# Digital Roots of Sequences: Circular and Graphic Designs

The **digital root** of a number is the number obtained by adding all the digits, then adding the digits of that number, and then continuing until a single-digit number is reached.

Digital roots were known to the Roman bishop Hippolytos as early as the third century. It was employed by Twelfth-century Hindu mathematicians as a method of checking answers to multiplication, division, addition and subtraction.

For example, the digital root of 65,536 is 7, because 6 + 5 + 5 + 3 + 6 = 25 and 2 + 5 = 7.

The children will remember that two weeks ago we created fractals from Pascal’s triangles by coloring in the multiples of 3 and used the digital root test of adding the digits and if the sum was a multiple of 3, then the original number was also a multiple of 3.

This addition of the digits in a number is further simplified by first discarding or casting away any digits whose sum is 9. The remainder is set down, in each case as the digital root.

For example, the digital root of 972,632 is 2 because we cast out the nines or numbers who's sum is nine like the 7 + 2 and the 6 + 3. The remainder of 2 is the digital root.

When casting out nines, if there is a remainder of zero, the digital root is 9. The digital root of 927 is 9 because we cast out the 9 and the 7 + 2 leaving a remainder of zero.

FIND THE DIGITAL ROOT OF:

Number Calculation Digital Root

3 3 3

24 2 + 4 = 6 6

93 9 + 3 = 12 → 1 + 2 = 3 3

126 1 + 2 + 6 = 9 9

146 1 + 4 + 6 = 11 → 1 + 1 = 2 2

389,257 3 + 8 + 9 + 2 + 5 + 7 = 34 → 3 + 4= 7 7

96,871,565,493,528,698 9 + 6 + 8 + 7 + 1 + 5 + 6 + 5 + 4 + 9 + 3 + 5 + 2 + 8 + 6 + 9 + 8 = 101 → 1 + 0 + 1 = 2 2

Shortcut called "Casting Away Nines."

If we take the number 4,569,512,597,853, losing both 9s gives you 45,651,257,853. Then you can do the same with numbers that add to 9. So in the number we have now, we can also lose 4&5, 6&3, 1&8, 2&7 which leaves 555. Now we can find the digital root of 555 quite easily: 5+5+5=15, then 1+5=6. That's nice - no big additions to do to get the digital root of 4 569 512 597 853 to be 6!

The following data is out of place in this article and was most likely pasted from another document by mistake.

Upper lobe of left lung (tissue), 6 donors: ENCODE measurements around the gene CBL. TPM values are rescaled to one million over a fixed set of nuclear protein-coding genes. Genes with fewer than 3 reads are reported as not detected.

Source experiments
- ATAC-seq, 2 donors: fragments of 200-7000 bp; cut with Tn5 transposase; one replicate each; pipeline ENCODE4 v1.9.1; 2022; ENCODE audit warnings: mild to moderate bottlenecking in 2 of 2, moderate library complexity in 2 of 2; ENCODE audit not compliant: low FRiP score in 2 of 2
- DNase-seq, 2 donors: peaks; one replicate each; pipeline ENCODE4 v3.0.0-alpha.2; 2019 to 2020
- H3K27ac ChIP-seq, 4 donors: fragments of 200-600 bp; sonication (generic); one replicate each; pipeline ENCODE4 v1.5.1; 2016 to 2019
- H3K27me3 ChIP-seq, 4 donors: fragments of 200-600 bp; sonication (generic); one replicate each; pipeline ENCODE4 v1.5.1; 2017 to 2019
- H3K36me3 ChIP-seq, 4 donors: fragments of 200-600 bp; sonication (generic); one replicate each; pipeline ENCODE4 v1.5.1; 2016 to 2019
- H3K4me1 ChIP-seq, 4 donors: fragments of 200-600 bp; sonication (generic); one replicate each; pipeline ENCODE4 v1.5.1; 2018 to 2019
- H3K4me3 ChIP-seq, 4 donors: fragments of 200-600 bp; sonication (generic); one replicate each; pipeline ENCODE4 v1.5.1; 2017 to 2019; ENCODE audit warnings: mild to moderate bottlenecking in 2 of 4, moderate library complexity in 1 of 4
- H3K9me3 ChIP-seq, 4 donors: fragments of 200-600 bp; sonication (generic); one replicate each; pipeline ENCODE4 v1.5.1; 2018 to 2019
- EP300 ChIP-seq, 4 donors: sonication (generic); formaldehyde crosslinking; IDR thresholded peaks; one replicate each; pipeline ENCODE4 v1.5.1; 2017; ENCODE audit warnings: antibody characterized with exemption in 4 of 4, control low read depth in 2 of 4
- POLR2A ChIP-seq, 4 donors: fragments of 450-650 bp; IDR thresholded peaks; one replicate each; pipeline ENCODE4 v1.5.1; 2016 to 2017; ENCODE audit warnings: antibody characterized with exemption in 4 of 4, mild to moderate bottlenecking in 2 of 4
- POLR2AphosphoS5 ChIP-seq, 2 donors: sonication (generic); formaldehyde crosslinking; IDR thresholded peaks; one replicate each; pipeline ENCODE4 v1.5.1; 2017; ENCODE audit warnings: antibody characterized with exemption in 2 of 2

This week I had the children list the digital roots of the multiples of the numbers from 1-12. They found amazing patterns of numbers from:

Multiples of 1: 1,2,3,4,5,6,7,8,9, repeat 1,2,3,4,5,6,7,8,9

Multiples of 2: 2,4,6,8,1,3,5,7,9, repeat 2,4,6,8,1,3,5,7,9

Multiples of 3: 3,6,9, repeat 3,6,9,

Multiples of 4: 4,8,3,7,2,6,1,5,9 repeat 4,8,3,7,2,6,1,5,9

Multiples of 5: 5,1,6,2,7,3,8,4,9 repeat 5,1,6,2,7,3,8,4,9

Multiples of 6: 6,3,9, repeat 6,3,9

Multiples of 7: 7,5,3,1,8,6,4,2,9 repeat 7,5,3,1,8,6,4,2,9

Multiples of 8: 8,7,6,5,4,3,2,1,9 repeat 8,7,6,5,4,3,2,1,9

Multiples of 9: 9, repeat 9

Multiples of 10: 1,2,3,4,5,6,7,8,9, repeat 1,2,3,4,5,6,7,8,9

Multiples of 11: 2,4,6,8,1,3,5,7,9, repeat 2,4,6,8,1,3,5,7,9

Multiples of 12: 3,6,9, repeat 3,6,9,

Square Numbers: 2,4,8,7,5,1 repeat 2,4,8,7,5,1

Powers of 3: 3,9, repeat 9

Powers of 4: 4,7,1, repeat 4,7,1

Powers of 5: 1,4,9,7,7,9,4,1,9, repeat 1,4,9,7,7,9,4,1,9,

Then I had the children graph the sequences on a circle graph with 9 points to create amazing designs. They noticed that the Multiples of 1, 8, and 10 were identical, so were Multiples of 2,7, and 11, so were Multiples of 3,6, and 9 and even Powers of 4, so were Multiples of 4 and 5, and Multiples of 9 and Powers of 3 were very close. Square Numbers had a pattern of a repeat of 6 digits and Powers of 5 was also a repeat of 9 digits but a little strange.

Talk about strange behavior, we then graphed the digital roots on a square grid but going in a direction of right and then taking a 90 degree turn to the right in a continuous clockwise fashion. These graphs made the most mundane sequence come alive.

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Digital_Roots_of_Sequences_and_Designs.pdf | 3.11 MB |